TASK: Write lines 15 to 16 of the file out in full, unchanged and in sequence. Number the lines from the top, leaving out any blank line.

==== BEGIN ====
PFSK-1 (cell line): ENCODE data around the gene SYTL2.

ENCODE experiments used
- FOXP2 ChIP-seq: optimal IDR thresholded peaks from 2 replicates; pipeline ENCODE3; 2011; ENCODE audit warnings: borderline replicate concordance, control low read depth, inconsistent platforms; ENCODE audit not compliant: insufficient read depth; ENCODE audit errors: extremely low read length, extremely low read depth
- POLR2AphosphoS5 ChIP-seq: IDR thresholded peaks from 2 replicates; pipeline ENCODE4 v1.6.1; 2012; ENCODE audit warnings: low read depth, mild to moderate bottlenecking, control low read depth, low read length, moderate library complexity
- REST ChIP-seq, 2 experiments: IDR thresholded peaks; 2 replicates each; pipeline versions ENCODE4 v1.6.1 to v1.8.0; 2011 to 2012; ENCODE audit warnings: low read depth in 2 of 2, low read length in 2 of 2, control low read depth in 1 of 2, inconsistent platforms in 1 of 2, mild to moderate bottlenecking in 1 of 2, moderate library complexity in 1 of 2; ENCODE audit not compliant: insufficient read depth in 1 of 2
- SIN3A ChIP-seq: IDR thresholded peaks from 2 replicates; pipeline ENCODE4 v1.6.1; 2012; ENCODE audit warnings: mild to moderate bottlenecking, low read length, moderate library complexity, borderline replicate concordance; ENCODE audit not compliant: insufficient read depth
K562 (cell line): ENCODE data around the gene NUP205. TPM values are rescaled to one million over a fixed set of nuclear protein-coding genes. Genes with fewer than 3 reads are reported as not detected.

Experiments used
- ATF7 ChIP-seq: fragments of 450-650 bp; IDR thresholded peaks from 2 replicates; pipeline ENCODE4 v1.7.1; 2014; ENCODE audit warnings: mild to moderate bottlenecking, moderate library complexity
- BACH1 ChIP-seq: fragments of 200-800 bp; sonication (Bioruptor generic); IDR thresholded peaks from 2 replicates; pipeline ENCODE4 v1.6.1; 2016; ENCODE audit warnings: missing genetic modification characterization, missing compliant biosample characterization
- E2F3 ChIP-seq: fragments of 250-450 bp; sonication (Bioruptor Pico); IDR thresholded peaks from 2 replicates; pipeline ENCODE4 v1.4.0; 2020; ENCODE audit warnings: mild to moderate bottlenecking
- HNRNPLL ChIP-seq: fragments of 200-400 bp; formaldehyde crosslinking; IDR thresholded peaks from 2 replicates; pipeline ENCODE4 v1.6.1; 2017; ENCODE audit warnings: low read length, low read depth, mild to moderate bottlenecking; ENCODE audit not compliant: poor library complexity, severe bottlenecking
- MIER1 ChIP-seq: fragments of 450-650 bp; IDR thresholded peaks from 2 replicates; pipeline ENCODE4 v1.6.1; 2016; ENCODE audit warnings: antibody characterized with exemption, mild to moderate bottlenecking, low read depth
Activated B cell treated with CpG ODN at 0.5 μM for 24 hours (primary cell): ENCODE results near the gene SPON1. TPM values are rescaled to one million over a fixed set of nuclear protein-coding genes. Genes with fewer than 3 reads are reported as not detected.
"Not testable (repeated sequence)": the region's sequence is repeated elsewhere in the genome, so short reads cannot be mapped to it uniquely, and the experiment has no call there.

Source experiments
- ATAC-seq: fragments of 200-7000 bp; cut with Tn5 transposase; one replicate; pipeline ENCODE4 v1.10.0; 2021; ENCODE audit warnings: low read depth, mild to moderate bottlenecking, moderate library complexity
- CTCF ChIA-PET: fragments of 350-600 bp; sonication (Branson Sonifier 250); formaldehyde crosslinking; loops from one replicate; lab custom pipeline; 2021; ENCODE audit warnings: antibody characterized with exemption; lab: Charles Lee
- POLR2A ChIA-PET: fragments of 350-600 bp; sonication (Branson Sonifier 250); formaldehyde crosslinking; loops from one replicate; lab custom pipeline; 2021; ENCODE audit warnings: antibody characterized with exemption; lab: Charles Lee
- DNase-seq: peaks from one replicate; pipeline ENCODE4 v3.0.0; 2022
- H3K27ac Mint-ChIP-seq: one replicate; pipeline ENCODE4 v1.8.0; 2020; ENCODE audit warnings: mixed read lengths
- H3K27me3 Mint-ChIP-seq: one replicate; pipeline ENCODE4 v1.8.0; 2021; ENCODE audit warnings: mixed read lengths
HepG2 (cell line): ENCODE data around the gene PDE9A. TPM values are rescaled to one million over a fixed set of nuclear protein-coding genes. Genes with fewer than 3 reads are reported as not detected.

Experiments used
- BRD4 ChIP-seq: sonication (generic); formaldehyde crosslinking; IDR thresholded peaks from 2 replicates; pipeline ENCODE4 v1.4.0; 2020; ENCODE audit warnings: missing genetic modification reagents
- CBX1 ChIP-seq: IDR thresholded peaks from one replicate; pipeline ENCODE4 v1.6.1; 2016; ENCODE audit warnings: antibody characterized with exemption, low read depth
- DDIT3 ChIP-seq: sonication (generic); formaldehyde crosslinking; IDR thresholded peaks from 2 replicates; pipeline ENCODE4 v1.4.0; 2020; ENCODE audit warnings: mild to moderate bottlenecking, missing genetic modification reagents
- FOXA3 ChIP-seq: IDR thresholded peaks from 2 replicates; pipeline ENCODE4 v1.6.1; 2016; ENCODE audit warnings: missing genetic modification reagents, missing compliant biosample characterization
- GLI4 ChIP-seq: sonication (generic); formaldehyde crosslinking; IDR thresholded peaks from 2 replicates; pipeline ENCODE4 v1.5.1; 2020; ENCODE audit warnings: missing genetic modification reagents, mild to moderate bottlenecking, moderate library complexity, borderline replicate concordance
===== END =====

"Not testable (repeated sequence)": the region's sequence is repeated elsewhere in the genome, so short reads cannot be mapped to it uniquely, and the experiment has no call there.

Source experiments